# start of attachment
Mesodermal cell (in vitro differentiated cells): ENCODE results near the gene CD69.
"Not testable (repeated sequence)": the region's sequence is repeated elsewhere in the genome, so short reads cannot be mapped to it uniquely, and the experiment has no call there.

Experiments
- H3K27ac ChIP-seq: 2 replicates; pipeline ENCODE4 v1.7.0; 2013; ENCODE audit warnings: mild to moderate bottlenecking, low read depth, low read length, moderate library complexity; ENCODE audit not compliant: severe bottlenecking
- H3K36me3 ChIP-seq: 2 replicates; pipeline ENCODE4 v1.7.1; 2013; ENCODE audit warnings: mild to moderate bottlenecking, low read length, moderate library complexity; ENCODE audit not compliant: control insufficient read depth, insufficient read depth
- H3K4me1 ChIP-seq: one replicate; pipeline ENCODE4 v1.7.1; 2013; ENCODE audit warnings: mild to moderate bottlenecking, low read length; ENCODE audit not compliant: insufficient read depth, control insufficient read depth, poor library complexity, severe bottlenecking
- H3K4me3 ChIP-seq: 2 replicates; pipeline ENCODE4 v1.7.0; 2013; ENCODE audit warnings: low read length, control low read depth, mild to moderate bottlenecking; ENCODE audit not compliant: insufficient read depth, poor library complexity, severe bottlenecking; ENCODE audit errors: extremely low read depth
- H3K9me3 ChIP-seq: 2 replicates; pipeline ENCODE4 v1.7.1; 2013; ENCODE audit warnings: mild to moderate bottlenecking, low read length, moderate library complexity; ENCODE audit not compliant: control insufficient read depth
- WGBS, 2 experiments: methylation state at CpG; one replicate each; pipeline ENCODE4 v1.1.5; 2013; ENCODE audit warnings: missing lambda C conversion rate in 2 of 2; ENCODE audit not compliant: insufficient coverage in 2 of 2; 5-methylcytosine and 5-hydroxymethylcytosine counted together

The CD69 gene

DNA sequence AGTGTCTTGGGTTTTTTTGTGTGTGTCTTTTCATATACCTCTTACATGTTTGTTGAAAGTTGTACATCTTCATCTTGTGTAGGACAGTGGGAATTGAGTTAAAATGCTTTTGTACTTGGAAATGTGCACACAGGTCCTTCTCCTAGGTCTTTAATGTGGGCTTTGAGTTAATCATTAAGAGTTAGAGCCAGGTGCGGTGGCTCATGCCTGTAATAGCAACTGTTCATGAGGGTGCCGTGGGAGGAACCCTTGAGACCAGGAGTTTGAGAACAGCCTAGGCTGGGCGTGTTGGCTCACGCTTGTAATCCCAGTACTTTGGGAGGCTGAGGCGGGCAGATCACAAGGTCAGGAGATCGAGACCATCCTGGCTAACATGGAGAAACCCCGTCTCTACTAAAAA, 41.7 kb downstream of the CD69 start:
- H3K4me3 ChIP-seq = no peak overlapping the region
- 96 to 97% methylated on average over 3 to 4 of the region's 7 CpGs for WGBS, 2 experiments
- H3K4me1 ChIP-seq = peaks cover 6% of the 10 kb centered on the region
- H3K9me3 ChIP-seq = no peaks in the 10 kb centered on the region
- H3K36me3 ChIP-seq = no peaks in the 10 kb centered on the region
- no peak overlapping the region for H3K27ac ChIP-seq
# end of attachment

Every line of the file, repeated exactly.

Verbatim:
Mesodermal cell (in vitro differentiated cells): ENCODE results near the gene CD69.
"Not testable (repeated sequence)": the region's sequence is repeated elsewhere in the genome, so short reads cannot be mapped to it uniquely, and the experiment has no call there.

Experiments
- H3K27ac ChIP-seq: 2 replicates; pipeline ENCODE4 v1.7.0; 2013; ENCODE audit warnings: mild to moderate bottlenecking, low read depth, low read length, moderate library complexity; ENCODE audit not compliant: severe bottlenecking
- H3K36me3 ChIP-seq: 2 replicates; pipeline ENCODE4 v1.7.1; 2013; ENCODE audit warnings: mild to moderate bottlenecking, low read length, moderate library complexity; ENCODE audit not compliant: control insufficient read depth, insufficient read depth
- H3K4me1 ChIP-seq: one replicate; pipeline ENCODE4 v1.7.1; 2013; ENCODE audit warnings: mild to moderate bottlenecking, low read length; ENCODE audit not compliant: insufficient read depth, control insufficient read depth, poor library complexity, severe bottlenecking
- H3K4me3 ChIP-seq: 2 replicates; pipeline ENCODE4 v1.7.0; 2013; ENCODE audit warnings: low read length, control low read depth, mild to moderate bottlenecking; ENCODE audit not compliant: insufficient read depth, poor library complexity, severe bottlenecking; ENCODE audit errors: extremely low read depth
- H3K9me3 ChIP-seq: 2 replicates; pipeline ENCODE4 v1.7.1; 2013; ENCODE audit warnings: mild to moderate bottlenecking, low read length, moderate library complexity; ENCODE audit not compliant: control insufficient read depth
- WGBS, 2 experiments: methylation state at CpG; one replicate each; pipeline ENCODE4 v1.1.5; 2013; ENCODE audit warnings: missing lambda C conversion rate in 2 of 2; ENCODE audit not compliant: insufficient coverage in 2 of 2; 5-methylcytosine and 5-hydroxymethylcytosine counted together

The CD69 gene

DNA sequence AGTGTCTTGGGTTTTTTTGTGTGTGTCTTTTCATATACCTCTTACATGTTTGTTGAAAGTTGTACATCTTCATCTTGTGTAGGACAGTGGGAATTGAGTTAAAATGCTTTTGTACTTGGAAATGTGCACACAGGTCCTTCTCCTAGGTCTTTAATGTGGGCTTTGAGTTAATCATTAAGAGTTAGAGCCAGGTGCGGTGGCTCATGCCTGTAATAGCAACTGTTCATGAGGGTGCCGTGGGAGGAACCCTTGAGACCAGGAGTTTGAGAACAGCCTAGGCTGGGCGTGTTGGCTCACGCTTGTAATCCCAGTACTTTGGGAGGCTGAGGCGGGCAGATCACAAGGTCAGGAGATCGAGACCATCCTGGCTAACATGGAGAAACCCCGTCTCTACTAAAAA, 41.7 kb downstream of the CD69 start:
- H3K4me3 ChIP-seq = no peak overlapping the region
- 96 to 97% methylated on average over 3 to 4 of the region's 7 CpGs for WGBS, 2 experiments
- H3K4me1 ChIP-seq = peaks cover 6% of the 10 kb centered on the region
- H3K9me3 ChIP-seq = no peaks in the 10 kb centered on the region
- H3K36me3 ChIP-seq = no peaks in the 10 kb centered on the region
- no peak overlapping the region for H3K27ac ChIP-seq